Moments after a tornado tore through his quiet Tennessee neighborhood, Darrell Jennings walked out his front door and heard screaming.
The house next door – and many others – had been leveled to its foundations. Somehow the Jennings house suffered only a few broken windows.
It quickly became a shelter for those who were suddenly left with nothing. The next-door neighbors, who had miraculously survived, straggled over. Others joined them.
“It’s like we were a beacon,” Amy Jennings said an interview Wednesday. “We had a house full of muddy people in their pajamas. A lot of little babies were screaming. Our teenage kids were amazing. They went into action. They held those kids and got them calm.”
The monstrous tornado tore a 2-mile-long (3.2-kilometer-long) path through Putnam County early Tuesday, killing 18 people, including five children under 13. Another 88 were injured, some critically. The statewide death toll was 24, and authorities warned it could rise as crews examined debris piles.
A tornado reaching EF-3 stage with winds up to 165 mph (266 kmh) had barreled eastward along a 50-mile (80 kilometer) path from Nashville, where it killed two people and wrecked homes and businesses. It continued into nearby Wilson County, which saw three deaths, and into Smith County. Benton County, to the west of Nashville, also had one storm-related fatality.
But no place saw more destruction than pockets of Putnam County, where the Jennings home and a few others left standing became impromptu support centers for neighbors left homeless.
Darrell Jennings, a trained EMT and firefighter, had awakened his wife, Amy, and their three kids and hurried them into a hallway just before the tornado struck. It was over in seconds.
When he ventured outside, Jennings expected to see a few downed trees and some scattered debris. He found total devastation.
“There were no houses left,” he said.
Sitting on their couch Wednesday afternoon, with destruction just outside their door, Darrell and Amy Jennings teared up as they recalled the immediate aftermath. Three of the children sheltering in their home had head injuries, Darrell Jennings said. With no power or cellphone service, he used his radio to call for help.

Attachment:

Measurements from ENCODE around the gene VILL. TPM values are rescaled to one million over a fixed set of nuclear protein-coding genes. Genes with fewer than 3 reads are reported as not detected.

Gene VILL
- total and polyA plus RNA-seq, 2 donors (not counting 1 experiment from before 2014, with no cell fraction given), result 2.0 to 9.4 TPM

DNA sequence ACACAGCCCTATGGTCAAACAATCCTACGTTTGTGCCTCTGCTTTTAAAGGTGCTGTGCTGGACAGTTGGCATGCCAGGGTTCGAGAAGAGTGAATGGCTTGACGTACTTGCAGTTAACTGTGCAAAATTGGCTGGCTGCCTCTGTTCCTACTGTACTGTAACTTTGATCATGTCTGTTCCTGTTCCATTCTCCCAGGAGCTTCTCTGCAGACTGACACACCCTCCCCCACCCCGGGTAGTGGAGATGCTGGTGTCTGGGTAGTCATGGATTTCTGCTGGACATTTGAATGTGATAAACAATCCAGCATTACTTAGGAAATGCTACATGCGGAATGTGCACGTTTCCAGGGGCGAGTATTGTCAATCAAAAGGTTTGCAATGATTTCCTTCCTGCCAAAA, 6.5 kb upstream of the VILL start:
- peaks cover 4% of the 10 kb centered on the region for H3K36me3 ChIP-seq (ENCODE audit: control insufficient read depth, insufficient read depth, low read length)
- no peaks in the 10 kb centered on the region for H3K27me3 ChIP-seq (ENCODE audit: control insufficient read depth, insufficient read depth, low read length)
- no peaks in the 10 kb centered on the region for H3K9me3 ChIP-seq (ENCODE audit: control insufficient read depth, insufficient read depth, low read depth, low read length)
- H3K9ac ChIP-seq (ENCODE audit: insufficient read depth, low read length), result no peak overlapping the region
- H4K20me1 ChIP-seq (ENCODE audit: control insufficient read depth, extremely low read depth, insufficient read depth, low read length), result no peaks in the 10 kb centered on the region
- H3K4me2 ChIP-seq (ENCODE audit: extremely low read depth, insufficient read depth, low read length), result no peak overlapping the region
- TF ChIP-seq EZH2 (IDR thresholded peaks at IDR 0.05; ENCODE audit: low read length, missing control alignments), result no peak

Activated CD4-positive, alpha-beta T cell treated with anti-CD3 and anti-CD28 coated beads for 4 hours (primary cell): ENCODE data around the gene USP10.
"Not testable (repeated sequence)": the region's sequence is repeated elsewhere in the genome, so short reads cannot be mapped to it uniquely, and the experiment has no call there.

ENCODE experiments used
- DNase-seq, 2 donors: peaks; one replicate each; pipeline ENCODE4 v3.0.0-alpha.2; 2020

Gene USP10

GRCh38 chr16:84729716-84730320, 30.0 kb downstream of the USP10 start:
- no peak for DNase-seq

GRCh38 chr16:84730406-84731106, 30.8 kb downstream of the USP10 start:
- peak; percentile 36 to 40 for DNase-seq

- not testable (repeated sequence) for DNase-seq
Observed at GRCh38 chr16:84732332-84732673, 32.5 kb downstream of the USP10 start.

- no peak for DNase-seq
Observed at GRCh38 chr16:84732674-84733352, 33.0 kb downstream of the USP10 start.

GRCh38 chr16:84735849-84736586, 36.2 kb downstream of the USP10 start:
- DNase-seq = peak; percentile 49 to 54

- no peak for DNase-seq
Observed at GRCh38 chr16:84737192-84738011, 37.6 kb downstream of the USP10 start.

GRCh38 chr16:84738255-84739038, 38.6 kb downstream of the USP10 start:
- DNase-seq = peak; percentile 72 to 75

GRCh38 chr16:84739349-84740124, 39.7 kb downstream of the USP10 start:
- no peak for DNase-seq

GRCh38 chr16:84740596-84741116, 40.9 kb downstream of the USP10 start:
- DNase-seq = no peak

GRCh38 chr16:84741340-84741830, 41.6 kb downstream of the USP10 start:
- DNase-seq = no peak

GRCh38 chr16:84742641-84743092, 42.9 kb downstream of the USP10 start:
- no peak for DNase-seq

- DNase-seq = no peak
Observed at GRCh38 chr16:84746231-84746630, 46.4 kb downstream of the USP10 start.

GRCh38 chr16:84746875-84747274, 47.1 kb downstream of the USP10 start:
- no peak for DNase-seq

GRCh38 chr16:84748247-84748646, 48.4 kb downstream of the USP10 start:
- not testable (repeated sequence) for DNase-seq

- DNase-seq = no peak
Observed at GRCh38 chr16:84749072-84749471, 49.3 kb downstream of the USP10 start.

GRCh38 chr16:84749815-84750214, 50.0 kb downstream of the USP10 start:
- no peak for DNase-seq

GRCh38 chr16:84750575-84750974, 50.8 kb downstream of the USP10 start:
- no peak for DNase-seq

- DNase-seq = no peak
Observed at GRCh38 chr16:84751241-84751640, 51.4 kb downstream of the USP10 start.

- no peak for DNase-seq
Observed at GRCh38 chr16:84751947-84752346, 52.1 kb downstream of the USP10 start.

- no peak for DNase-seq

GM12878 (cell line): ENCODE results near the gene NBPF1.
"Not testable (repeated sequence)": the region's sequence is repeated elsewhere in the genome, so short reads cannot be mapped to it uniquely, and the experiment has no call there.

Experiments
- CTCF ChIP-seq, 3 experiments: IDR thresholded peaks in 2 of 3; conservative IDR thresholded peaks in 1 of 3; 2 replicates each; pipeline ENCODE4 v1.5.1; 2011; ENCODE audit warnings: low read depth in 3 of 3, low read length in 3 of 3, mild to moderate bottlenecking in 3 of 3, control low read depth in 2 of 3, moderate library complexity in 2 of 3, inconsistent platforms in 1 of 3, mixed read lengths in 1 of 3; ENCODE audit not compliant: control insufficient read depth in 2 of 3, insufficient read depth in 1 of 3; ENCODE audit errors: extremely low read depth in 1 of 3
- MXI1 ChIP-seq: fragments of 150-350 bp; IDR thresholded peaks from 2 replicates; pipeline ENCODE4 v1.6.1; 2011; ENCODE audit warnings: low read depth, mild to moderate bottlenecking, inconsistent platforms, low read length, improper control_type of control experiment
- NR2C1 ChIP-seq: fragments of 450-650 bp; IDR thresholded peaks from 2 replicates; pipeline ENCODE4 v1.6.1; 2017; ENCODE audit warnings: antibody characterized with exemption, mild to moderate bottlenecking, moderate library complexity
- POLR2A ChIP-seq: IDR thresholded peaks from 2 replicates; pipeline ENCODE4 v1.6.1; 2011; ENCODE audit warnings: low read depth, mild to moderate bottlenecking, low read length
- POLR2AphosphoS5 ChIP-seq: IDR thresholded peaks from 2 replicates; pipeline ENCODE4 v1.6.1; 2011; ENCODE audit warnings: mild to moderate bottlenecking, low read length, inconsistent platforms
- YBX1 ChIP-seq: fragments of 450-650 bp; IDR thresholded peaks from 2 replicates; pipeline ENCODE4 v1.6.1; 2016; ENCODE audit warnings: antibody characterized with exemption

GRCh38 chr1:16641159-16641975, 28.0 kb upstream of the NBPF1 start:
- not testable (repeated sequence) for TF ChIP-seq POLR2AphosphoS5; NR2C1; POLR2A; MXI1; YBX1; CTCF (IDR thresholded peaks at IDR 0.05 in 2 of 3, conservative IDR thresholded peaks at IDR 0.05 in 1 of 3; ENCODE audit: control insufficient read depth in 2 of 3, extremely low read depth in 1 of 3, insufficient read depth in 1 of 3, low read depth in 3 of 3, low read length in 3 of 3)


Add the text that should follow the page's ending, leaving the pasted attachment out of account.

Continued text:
“I told them, `Everything is destroyed around us. Send us everything you’ve got.’ I’ve probably had about 30 firefighters tell me that’s how they woke up.”
Because their road was impassible, first responders set up a base at a nearby church. Those who could walk made their way from the Jennings’ house through the darkness, stumbling over the remains of their homes and belongings in pouring rain and sleet.
“We gave away all our shoes, because everyone was barefoot,” Amy Jennings said. “One little girl said, `I don’t want to leave the house that stayed up.'”
Some carried the children in their arms. Another neighbor drove his truck through yards and over fences to carry an older neighbor to the church. With the nearest neighbors safe, Darrell Jennings began searching the rubble for survivors.
He said he pulled several people out. One of those he tried to help was a small girl who didn’t survive.
“All the lives lost, it’s unbelievable, unfathomable. It was hard to sleep last night, thinking of them and their loss,” he said.
In his 32 years as a volunteer EMT and firefighter, Jennings said he had been to about 10 different tornado sites, and “this is about the worst I’ve ever seen.”
The neighborhood was warm and sunny after the storm, filled with the sound of chainsaws as hundreds of volunteers worked to clear fallen trees and sort debris into piles.
The Jennings home remained a support center. A neighbor’s outbuilding lay on its side in the their driveway, someone’s cat was holed up in their bathroom, and cases of bottled water and snacks for neighbors and volunteers kept filling their porch.
The Jennings’ children, two high school seniors and an eighth grader, sprang into action, Amy Jennings said: “They’re learning that they have the power to do good and help others, even in the midst of our crisis.”
Several neighbors said they aren’t going to rebuild because the memories are too terrible. Amy Jennings said she’s been helping people recover what they can, meanwhile. The personal items she’s found include stuffed animals that remained miraculously dry under a mattress and a statue of a husband and wife that looked totally unscathed.
“The little things I salvage from their past can help them build their future,” she said.
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